Europe giving up on Greece keeping its promises

From the Financial Times:

Olli Rehn, the European Commission’s top economics official, warned there would be “devastating consequences” if Greece defaulted, and pleaded for eurozone governments to approve the bail-out quickly. Officials said Mr Rehn has support from the European Central Bank and the French government.
But a group of eurozone governments, particularly those that retain triple-A credit ratings, has lost faith Greece will ever deliver its end of the bargain. Hardline officials in Germany, the Netherlands and Finland are increasingly urging a Greek default.
“We are getting closer to default,” said a senior eurozone official. “Germany, Finland and the Netherlands are losing patience.”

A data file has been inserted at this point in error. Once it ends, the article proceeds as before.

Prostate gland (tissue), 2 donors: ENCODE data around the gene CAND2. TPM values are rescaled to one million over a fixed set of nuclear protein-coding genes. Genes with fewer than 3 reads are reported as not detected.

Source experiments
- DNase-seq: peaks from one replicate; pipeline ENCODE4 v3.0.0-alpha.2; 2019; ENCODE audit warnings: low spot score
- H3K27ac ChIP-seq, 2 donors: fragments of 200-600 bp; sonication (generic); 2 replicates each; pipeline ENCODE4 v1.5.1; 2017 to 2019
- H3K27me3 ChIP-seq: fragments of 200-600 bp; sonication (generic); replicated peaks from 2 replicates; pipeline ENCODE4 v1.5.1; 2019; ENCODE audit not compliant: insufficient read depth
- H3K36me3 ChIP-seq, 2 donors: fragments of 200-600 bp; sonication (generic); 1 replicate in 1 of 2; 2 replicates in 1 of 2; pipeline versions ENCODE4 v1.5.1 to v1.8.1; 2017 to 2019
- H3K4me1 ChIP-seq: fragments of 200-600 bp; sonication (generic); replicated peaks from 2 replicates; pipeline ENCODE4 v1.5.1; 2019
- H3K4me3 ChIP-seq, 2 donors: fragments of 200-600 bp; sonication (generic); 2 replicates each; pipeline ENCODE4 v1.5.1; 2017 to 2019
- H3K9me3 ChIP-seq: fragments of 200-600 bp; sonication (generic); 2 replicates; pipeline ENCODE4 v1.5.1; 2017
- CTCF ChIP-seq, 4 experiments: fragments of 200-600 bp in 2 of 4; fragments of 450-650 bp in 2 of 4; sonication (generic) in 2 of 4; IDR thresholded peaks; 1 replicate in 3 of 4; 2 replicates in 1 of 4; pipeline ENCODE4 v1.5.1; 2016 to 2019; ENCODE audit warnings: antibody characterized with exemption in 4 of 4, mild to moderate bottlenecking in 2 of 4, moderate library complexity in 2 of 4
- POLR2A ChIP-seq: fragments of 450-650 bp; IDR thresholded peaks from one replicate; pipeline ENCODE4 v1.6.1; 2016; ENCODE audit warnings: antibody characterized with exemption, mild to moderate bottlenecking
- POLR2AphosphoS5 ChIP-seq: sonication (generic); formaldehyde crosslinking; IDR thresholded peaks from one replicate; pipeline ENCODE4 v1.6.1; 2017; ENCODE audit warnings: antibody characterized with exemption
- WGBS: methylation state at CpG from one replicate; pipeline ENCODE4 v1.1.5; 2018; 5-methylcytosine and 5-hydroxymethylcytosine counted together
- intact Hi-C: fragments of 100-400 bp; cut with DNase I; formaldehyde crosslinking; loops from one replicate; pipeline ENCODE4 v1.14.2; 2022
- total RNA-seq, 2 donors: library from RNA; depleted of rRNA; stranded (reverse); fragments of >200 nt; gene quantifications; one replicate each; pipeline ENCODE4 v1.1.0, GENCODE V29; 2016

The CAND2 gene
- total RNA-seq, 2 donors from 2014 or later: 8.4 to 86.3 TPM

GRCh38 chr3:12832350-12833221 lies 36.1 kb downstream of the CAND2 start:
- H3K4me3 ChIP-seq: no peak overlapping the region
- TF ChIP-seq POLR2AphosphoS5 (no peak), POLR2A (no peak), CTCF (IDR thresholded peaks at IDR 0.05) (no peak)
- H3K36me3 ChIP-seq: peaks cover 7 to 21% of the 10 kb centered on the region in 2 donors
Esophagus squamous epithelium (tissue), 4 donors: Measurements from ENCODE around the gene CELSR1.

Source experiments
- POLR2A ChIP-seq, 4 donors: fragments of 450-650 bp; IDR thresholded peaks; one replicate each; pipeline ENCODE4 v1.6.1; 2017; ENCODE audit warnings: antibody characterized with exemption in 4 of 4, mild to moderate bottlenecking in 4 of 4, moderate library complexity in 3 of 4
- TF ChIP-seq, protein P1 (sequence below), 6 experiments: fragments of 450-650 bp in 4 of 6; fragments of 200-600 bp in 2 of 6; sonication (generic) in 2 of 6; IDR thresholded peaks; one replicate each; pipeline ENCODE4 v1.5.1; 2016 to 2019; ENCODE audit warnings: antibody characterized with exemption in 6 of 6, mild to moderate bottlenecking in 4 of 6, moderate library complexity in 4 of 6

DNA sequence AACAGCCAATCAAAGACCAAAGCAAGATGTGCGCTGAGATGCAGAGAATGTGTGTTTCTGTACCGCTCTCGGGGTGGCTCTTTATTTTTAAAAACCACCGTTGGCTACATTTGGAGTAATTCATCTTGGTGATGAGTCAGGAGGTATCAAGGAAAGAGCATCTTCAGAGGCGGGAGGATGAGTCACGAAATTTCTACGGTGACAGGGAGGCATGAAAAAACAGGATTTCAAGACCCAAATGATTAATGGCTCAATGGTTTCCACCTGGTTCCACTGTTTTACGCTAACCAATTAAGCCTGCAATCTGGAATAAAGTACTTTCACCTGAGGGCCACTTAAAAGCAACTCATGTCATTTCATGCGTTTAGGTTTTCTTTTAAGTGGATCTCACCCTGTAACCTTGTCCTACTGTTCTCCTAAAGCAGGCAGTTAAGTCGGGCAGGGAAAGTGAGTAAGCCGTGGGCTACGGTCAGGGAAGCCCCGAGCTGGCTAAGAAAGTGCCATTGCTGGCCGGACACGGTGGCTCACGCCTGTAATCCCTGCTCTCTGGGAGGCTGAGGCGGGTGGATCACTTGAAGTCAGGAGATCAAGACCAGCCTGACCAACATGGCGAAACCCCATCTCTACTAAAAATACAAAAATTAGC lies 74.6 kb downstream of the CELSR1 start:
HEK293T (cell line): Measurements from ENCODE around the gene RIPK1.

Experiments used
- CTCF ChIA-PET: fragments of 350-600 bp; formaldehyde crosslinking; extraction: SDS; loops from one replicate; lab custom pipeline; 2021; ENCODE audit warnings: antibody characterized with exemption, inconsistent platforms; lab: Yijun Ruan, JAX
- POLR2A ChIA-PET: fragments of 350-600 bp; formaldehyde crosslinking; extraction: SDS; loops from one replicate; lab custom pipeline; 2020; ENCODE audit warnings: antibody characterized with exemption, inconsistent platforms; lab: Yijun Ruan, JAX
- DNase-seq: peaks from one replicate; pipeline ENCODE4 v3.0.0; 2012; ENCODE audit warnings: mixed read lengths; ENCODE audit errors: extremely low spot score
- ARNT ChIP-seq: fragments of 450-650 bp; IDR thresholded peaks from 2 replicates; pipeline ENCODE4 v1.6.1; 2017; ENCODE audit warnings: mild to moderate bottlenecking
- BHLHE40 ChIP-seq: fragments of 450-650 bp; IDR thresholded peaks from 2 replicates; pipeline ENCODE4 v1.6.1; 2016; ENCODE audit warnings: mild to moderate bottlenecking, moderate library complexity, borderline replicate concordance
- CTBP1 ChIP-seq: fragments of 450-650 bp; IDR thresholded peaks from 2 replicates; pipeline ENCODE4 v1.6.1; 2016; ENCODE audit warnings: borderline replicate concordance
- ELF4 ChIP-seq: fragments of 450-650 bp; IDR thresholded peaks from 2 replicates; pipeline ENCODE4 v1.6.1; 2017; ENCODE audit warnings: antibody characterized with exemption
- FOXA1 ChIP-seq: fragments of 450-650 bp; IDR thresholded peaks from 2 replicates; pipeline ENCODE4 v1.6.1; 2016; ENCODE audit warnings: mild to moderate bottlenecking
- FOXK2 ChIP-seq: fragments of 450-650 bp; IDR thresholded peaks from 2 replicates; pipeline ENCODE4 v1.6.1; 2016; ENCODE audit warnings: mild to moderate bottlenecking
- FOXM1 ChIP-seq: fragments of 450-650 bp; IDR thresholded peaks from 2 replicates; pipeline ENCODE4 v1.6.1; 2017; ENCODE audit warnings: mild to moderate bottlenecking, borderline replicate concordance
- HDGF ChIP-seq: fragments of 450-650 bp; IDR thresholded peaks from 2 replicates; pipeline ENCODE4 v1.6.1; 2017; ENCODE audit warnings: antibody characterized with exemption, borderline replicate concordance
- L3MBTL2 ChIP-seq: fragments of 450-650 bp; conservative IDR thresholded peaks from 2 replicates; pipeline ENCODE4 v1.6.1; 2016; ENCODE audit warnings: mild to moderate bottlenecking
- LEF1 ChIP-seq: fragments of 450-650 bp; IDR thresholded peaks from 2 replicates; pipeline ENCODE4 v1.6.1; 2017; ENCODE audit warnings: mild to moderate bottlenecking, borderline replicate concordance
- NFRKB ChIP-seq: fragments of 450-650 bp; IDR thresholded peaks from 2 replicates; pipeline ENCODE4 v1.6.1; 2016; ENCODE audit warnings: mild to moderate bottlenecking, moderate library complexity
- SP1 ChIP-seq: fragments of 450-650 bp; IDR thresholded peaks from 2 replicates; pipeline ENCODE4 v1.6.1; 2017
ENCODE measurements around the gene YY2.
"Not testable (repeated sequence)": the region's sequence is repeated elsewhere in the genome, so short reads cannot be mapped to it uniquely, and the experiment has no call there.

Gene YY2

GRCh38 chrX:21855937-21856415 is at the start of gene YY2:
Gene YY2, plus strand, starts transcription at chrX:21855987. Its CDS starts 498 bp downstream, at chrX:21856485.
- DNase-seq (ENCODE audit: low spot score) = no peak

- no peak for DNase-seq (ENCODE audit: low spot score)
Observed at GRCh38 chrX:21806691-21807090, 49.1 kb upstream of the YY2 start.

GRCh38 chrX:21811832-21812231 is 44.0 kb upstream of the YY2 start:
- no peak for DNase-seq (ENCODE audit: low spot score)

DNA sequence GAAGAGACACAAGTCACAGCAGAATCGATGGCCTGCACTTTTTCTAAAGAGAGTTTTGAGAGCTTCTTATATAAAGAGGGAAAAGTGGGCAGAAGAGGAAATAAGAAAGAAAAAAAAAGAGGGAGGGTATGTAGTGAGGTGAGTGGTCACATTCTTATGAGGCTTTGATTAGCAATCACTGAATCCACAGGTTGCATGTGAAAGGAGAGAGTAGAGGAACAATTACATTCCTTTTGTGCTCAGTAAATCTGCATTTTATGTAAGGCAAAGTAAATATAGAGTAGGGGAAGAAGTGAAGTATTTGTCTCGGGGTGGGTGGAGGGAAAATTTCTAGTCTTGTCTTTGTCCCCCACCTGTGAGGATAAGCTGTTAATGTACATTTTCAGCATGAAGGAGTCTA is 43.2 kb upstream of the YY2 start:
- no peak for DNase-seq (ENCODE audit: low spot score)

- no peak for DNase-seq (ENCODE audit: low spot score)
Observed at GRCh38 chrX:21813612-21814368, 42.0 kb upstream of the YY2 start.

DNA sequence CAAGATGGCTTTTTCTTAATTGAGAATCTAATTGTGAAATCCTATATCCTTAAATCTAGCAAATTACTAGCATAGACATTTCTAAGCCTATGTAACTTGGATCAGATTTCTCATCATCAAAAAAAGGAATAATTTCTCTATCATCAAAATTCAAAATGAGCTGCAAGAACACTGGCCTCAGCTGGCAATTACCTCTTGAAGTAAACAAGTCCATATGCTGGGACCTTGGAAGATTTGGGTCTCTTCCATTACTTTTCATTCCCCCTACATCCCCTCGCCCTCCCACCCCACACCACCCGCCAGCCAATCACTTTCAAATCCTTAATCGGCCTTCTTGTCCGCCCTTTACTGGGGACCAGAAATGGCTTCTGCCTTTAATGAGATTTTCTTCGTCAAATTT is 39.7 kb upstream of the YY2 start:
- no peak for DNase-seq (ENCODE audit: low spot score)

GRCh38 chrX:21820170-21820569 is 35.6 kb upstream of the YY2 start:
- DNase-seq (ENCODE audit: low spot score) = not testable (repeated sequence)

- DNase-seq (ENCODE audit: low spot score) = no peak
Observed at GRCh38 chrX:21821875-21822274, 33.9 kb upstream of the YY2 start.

Finance ministers will hold a conference call on Wednesday and reconvene at a scheduled meeting on Monday.
One key reason for the increasing boldness in northern Europe is a growing belief the EU can contain the blowback from a disorderly default, having built up the eurozone’s financial “firewalls” against contagion. Some officials also believe financial markets have priced in a default, meaning any adverse reaction will be limited. . . .

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Blogger Chas said...

Instead of vainly trying to save Greece from itself, we might try carpet bombing their cities. Surely they wouldn't object to our assistance with their own longstanding and ever so valiant efforts at destroying their own country? We really should help them. Really, we should.

2/16/2012 4:21 PM  

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